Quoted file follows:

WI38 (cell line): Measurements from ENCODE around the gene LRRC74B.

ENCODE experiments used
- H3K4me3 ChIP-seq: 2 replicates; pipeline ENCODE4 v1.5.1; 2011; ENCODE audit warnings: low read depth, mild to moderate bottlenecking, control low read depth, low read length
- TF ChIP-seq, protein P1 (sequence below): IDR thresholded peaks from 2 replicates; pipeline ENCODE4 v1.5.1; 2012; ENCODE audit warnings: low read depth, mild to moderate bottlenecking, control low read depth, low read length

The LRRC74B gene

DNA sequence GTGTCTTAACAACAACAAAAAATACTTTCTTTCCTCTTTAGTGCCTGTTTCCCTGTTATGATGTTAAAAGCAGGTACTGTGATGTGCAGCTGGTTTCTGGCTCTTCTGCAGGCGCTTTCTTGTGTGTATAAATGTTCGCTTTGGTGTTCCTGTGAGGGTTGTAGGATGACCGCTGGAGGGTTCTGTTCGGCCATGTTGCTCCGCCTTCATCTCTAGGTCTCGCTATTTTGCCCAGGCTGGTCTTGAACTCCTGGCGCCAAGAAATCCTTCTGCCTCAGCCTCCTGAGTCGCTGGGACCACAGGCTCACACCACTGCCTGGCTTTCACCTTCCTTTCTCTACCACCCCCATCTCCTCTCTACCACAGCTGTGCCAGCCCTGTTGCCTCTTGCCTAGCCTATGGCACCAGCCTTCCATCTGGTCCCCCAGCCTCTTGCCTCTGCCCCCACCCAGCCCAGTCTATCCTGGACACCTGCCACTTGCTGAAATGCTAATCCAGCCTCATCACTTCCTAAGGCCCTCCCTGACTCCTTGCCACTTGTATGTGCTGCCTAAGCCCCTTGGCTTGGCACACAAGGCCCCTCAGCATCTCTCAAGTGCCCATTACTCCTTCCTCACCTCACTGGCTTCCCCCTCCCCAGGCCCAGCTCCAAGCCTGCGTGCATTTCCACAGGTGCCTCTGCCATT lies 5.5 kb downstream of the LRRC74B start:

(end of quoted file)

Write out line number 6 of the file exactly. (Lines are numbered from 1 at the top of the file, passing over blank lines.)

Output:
DNA sequence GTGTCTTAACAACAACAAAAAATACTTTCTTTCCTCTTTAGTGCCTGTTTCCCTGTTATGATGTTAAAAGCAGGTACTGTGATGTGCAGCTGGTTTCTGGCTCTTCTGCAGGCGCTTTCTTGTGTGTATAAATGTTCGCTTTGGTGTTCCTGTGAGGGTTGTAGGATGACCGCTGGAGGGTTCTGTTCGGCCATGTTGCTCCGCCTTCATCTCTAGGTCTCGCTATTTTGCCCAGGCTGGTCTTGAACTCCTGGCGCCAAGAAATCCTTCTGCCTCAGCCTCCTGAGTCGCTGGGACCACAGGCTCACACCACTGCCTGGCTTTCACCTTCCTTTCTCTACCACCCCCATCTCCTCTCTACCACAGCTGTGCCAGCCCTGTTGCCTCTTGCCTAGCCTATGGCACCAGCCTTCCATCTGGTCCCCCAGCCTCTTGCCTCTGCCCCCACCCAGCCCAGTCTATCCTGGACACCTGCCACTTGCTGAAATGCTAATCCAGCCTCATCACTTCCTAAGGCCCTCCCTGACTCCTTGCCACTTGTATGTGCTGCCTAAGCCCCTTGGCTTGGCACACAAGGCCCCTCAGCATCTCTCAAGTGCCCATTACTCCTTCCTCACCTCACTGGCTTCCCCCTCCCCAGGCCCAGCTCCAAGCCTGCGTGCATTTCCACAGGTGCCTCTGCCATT lies 5.5 kb downstream of the LRRC74B start: